Last Monday's lunch time lecture at the Evangelical Library on F B Meyer went off quite well. We had a good turn out and Steve Taylor our librarian had prepared a nice display of some of Meyer's many books. The lecture was recorded and I will try and find an outlet for it somewhere.
It began thus:
Our subject today is the pastor and author Frederick Brotherton Meyer (1847-1929). He gained the name Frederick from his father, the name Brotherton from the progressive liberal MP for Salford, Joseph Brotherton, a family friend.
Let me begin with two anecdotes to do with the man the Daily Telegraph dubbed at the time of his death ‘The Archbishop of the Free Churches’ and who was also known as the Christian Cosmopolitan, the ubiquitous Dr Meyer and, perhaps less kindly, the evangelical opportunist.
The first is my own. I had no Christian background but was converted as a young teenager in the 1970s. Our church ran camps for young people, proper under canvas camps, and when I attended my first one I bought a book from the bookstall. I am unsure whether I still have it but it was a green paperback called Paul, Servant of Christ by F B Meyer. It was the first Christian book I read. I did not know who Meyer was and I am sure I did not realise the book was seventy years old and the author had been dead more than 40 years, or if I did I guess I thought living writers were hard to come by.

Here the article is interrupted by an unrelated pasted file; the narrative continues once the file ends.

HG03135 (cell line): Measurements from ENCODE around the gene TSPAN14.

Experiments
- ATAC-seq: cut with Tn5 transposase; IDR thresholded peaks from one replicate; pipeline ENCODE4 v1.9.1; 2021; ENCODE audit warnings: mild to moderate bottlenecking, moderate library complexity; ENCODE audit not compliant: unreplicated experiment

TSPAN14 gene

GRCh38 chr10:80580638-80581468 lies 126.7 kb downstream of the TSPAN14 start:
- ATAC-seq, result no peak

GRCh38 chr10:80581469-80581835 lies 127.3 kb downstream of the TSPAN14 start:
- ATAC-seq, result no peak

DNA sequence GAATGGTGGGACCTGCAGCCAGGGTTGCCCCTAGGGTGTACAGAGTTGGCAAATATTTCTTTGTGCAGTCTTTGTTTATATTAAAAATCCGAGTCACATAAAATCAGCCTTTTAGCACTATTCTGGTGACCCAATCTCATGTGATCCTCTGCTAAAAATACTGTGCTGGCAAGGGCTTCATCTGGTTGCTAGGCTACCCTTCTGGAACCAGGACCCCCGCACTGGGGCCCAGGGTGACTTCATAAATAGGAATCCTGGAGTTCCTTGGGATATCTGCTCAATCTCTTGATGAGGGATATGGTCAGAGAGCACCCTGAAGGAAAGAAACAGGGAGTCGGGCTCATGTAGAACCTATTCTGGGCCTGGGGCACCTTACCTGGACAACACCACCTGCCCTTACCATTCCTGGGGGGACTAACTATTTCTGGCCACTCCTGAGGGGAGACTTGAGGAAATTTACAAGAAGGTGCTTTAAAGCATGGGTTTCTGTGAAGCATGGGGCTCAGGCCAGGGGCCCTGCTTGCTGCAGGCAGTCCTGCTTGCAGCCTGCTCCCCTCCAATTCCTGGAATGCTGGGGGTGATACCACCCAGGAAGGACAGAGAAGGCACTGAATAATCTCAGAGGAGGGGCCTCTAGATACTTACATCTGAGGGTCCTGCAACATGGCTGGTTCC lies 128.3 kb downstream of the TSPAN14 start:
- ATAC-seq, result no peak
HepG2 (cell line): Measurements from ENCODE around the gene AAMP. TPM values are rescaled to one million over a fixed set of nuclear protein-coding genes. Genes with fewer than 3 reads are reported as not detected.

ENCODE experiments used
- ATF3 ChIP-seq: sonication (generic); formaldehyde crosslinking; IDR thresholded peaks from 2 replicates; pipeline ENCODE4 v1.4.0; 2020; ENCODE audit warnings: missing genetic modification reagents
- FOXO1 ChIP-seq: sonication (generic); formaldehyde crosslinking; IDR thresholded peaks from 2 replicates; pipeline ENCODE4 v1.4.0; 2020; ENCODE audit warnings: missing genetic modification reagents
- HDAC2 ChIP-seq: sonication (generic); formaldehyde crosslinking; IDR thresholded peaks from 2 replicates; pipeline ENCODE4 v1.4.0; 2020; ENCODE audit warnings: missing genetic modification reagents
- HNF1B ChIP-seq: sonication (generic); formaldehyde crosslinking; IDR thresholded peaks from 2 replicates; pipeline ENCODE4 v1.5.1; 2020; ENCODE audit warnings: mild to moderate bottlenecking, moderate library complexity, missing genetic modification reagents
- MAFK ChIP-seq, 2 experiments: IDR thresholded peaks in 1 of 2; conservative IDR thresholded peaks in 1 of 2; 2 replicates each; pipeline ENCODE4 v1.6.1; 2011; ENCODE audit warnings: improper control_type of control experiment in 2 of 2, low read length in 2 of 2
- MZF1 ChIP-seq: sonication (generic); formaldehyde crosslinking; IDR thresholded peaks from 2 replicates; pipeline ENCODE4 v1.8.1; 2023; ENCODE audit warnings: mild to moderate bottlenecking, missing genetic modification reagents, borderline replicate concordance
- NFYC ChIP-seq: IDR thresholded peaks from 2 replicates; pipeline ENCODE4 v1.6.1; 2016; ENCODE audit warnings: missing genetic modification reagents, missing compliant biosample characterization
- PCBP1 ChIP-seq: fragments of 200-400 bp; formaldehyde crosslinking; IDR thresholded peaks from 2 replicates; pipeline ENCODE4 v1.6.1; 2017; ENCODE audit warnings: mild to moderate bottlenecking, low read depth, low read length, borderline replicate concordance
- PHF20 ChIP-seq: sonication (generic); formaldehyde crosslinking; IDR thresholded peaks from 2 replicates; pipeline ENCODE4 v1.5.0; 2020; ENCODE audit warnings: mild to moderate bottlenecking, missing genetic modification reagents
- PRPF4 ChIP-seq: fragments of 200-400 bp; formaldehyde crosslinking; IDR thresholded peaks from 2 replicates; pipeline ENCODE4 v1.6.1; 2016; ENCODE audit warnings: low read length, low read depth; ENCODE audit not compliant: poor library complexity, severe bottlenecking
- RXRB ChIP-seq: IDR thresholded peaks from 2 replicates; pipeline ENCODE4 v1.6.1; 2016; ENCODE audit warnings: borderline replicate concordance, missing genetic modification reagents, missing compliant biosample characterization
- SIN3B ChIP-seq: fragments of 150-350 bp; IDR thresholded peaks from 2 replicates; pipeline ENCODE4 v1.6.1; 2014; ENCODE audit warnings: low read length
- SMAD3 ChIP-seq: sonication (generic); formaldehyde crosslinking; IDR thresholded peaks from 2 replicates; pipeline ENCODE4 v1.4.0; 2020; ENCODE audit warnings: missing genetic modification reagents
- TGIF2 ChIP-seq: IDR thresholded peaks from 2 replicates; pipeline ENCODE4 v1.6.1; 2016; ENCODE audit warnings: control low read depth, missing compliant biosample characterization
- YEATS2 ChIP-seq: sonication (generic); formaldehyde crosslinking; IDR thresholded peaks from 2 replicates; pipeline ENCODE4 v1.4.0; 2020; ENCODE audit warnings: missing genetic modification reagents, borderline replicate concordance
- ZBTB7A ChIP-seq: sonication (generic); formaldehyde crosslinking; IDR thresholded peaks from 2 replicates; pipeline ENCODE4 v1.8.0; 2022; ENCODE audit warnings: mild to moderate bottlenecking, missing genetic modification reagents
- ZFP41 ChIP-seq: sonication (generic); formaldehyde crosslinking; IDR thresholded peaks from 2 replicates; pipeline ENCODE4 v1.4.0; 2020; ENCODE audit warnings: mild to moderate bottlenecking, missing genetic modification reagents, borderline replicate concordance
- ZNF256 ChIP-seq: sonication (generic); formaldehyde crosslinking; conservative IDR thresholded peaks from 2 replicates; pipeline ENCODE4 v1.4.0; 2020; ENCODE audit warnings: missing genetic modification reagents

Meyer was the author of some 75 books or more and they still appear to sell well. Spurgeon said of his writings, they are “Exceedingly good, not only spiritual, but also thoughtful, fresh, suggestive and thoroughly practical.” His author page on Amazon UK offers sixty titles and many of his works are also available online. The Library catalogue lists some 96 titles by Meyer, including some duplicates.
I few chiefly on two more recent books Bob Holman's If I had a hundred lives and Ian M Randall's Spirituality and social change.